• 1.

    Agar J. Reusing and recycling dialysis reverse osmosis system reject water. Kidney International 2015; 88:653657.

  • 2.

    Molano-Triviño A, et al. Blue Planet dialysis: Novel water-sparing strategies for reducing dialysate flow. Int J Artif Organs 2017; https://doi.org/10.5301/ijao.5000660.

    • Search Google Scholar
    • Export Citation
  • 3.

    Molano-Triviño A, et al. Fluid flow rate on dialysis efficacy and interdialytic weight gain in chronic patients with hemodialysis – FLUGAIN study. Neph Dial Transpl 2018; 33(suppl):i514i515.

    • Crossref
    • Search Google Scholar
    • Export Citation

Recycling Used Dialysis Products

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As more consumers eschew plastic straws and water bottles, the dialysis manufacturing sector is taking a closer look at the possibilities of reusing resources used in dialysis, including water and plastic. Water is also being analyzed as a commodity that could be used more sparingly throughout dialysis.

John Agar, a nephrologist at University Hospital, Barwon Health, in Geelong, Victoria (Australia), noted that the “total feed water draw per treatment [approaches] about 500 liters (or about 132 gallons) in typical hemodialysis,” and that about 60% of the water is flushed away to drains (1).

Agar suggested that for hospital-based dialysis units, a reuse system for reverse-osmosis rejected water is feasible, with discarded water moving from the system in the dialysis unit to an elevated water storage tank that could provide water suitable for use in gardens, hospital sterilization department needs, janitorial stations, and window cleaning, for example.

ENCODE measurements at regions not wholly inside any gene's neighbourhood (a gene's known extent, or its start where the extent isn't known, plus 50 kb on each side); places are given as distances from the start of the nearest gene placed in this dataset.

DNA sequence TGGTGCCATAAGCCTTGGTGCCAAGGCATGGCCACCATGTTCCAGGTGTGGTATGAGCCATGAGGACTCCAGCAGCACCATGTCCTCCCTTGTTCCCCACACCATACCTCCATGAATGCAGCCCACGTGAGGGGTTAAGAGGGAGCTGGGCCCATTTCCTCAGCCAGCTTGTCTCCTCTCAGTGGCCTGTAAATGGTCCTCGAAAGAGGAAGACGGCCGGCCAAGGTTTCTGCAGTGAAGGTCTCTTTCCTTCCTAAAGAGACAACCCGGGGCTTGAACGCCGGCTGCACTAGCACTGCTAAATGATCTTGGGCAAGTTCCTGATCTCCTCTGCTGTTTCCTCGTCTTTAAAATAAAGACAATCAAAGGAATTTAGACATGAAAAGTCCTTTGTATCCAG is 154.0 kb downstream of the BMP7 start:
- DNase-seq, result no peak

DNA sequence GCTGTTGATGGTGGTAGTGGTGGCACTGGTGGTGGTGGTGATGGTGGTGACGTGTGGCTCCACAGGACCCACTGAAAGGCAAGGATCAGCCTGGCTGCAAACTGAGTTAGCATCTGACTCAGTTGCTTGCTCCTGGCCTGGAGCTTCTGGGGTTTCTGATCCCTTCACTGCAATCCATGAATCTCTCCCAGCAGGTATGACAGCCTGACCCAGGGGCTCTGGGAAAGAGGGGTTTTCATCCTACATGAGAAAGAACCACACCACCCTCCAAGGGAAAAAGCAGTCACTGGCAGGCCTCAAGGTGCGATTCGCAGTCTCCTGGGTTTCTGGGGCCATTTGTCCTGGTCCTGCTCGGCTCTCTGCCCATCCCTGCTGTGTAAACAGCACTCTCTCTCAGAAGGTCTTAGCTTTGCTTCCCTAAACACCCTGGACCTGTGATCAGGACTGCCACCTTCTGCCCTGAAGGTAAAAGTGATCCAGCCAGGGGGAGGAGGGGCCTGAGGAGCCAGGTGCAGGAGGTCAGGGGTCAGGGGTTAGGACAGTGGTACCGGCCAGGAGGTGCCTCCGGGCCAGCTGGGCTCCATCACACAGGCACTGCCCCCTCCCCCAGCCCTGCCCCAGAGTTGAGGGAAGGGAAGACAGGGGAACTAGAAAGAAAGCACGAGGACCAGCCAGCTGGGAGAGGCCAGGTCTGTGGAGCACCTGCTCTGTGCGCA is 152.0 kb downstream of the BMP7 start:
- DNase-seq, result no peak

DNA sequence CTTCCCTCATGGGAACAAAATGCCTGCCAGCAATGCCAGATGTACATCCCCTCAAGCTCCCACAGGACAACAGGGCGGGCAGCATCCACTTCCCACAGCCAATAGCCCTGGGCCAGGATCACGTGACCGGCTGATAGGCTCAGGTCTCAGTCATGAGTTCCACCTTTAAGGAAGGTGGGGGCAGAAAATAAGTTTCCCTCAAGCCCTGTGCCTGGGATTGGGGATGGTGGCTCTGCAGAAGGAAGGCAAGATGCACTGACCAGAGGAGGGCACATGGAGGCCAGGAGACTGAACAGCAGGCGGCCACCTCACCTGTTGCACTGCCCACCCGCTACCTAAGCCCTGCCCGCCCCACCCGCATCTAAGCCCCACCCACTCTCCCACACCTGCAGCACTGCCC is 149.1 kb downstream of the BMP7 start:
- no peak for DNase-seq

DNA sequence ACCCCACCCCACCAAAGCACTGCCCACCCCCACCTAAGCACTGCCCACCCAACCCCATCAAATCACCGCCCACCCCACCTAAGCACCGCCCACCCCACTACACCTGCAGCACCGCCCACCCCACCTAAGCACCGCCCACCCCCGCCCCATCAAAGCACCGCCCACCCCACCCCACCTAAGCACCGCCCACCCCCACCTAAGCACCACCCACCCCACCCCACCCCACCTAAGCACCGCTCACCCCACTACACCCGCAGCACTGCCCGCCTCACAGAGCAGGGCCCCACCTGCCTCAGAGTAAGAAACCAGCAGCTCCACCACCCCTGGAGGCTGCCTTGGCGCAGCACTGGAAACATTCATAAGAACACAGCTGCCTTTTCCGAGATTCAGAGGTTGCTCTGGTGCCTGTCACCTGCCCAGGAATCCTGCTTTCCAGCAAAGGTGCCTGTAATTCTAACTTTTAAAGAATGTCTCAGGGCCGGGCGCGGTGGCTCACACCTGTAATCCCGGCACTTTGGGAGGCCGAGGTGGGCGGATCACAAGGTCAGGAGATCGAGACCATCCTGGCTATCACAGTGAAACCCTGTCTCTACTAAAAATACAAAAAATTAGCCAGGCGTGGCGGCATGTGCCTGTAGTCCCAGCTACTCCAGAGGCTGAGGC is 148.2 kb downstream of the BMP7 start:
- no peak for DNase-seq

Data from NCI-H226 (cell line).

Arguing for such reuse ideas hinges on clear communication, Agar said. For example, it’s important to emphasize that the recycled water has not had exposure to patients. Instead, the reject water is gener- ated by a filtration process before patient exposure, as opposed to water from the effluent dialysate that contains the products of the dialysis process after a patient has been dialyzed.

In other work, researchers in Bogota, Colombia, reported on using less water in dialysis, particularly for patients with lower body weights. Nephrologist Alejandra Molano-Triviño of Fundacion Cardioinfantil and colleagues found in a systematic review of literature that use of lower dialysate flow rates would “lead to significant water conservation without much compromise on dialysis efficacy and efficiency in small patients,” those weighing less than 70 kg (154 pounds) (2). She and her team conducted a clinical trial that explored using different dialysate flow rates for lighter-weight patients (3).

Converting plastic dialysis waste into other products is another avenue of reuse for dialysis products. Working with a structural engineer at Deakin University, Melbourne, Australia, Dr. Agar says shredded plastic dialysis waste could be used to formulate an agent that lends strength to concrete by reducing the corrosion of steel bars used in its construction.

References

  • 1.

    Agar J. Reusing and recycling dialysis reverse osmosis system reject water. Kidney International 2015; 88:653657.

  • 2.

    Molano-Triviño A, et al. Blue Planet dialysis: Novel water-sparing strategies for reducing dialysate flow. Int J Artif Organs 2017; https://doi.org/10.5301/ijao.5000660.

    • Search Google Scholar
    • Export Citation
  • 3.

    Molano-Triviño A, et al. Fluid flow rate on dialysis efficacy and interdialytic weight gain in chronic patients with hemodialysis – FLUGAIN study. Neph Dial Transpl 2018; 33(suppl):i514i515.

    • Crossref
    • Search Google Scholar
    • Export Citation
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